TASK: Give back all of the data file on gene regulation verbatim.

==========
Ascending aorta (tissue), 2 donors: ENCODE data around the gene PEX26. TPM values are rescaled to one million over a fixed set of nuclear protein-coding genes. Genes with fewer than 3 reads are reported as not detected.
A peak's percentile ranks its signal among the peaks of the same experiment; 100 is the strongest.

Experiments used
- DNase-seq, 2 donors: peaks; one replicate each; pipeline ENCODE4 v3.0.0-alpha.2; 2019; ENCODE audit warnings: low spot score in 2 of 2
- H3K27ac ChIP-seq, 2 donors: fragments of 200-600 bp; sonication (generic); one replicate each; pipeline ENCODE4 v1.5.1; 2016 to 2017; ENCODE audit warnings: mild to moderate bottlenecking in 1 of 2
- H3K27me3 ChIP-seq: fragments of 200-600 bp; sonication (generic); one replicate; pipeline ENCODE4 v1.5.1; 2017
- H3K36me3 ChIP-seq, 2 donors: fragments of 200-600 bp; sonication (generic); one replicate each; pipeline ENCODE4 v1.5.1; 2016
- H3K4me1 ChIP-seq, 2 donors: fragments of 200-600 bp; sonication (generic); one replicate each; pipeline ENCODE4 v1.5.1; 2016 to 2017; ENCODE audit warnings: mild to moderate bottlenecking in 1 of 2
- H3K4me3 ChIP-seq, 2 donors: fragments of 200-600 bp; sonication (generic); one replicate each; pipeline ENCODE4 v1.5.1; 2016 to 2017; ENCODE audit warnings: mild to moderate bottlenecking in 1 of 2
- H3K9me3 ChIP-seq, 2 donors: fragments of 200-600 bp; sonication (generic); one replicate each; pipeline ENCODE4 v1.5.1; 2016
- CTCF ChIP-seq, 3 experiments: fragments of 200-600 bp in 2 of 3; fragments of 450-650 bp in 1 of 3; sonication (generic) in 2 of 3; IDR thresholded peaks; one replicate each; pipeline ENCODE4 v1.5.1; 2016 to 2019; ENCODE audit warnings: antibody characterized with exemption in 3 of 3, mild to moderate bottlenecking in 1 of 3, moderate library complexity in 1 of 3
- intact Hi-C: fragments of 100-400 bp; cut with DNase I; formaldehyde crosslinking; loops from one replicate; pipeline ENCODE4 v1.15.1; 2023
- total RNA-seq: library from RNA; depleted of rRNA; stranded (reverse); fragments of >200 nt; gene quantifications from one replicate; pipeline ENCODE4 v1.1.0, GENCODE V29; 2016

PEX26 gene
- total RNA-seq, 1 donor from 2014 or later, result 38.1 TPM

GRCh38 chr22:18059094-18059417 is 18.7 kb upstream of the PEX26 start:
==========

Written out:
Ascending aorta (tissue), 2 donors: ENCODE data around the gene PEX26. TPM values are rescaled to one million over a fixed set of nuclear protein-coding genes. Genes with fewer than 3 reads are reported as not detected.
A peak's percentile ranks its signal among the peaks of the same experiment; 100 is the strongest.

Experiments used
- DNase-seq, 2 donors: peaks; one replicate each; pipeline ENCODE4 v3.0.0-alpha.2; 2019; ENCODE audit warnings: low spot score in 2 of 2
- H3K27ac ChIP-seq, 2 donors: fragments of 200-600 bp; sonication (generic); one replicate each; pipeline ENCODE4 v1.5.1; 2016 to 2017; ENCODE audit warnings: mild to moderate bottlenecking in 1 of 2
- H3K27me3 ChIP-seq: fragments of 200-600 bp; sonication (generic); one replicate; pipeline ENCODE4 v1.5.1; 2017
- H3K36me3 ChIP-seq, 2 donors: fragments of 200-600 bp; sonication (generic); one replicate each; pipeline ENCODE4 v1.5.1; 2016
- H3K4me1 ChIP-seq, 2 donors: fragments of 200-600 bp; sonication (generic); one replicate each; pipeline ENCODE4 v1.5.1; 2016 to 2017; ENCODE audit warnings: mild to moderate bottlenecking in 1 of 2
- H3K4me3 ChIP-seq, 2 donors: fragments of 200-600 bp; sonication (generic); one replicate each; pipeline ENCODE4 v1.5.1; 2016 to 2017; ENCODE audit warnings: mild to moderate bottlenecking in 1 of 2
- H3K9me3 ChIP-seq, 2 donors: fragments of 200-600 bp; sonication (generic); one replicate each; pipeline ENCODE4 v1.5.1; 2016
- CTCF ChIP-seq, 3 experiments: fragments of 200-600 bp in 2 of 3; fragments of 450-650 bp in 1 of 3; sonication (generic) in 2 of 3; IDR thresholded peaks; one replicate each; pipeline ENCODE4 v1.5.1; 2016 to 2019; ENCODE audit warnings: antibody characterized with exemption in 3 of 3, mild to moderate bottlenecking in 1 of 3, moderate library complexity in 1 of 3
- intact Hi-C: fragments of 100-400 bp; cut with DNase I; formaldehyde crosslinking; loops from one replicate; pipeline ENCODE4 v1.15.1; 2023
- total RNA-seq: library from RNA; depleted of rRNA; stranded (reverse); fragments of >200 nt; gene quantifications from one replicate; pipeline ENCODE4 v1.1.0, GENCODE V29; 2016

PEX26 gene
- total RNA-seq, 1 donor from 2014 or later, result 38.1 TPM

GRCh38 chr22:18059094-18059417 is 18.7 kb upstream of the PEX26 start: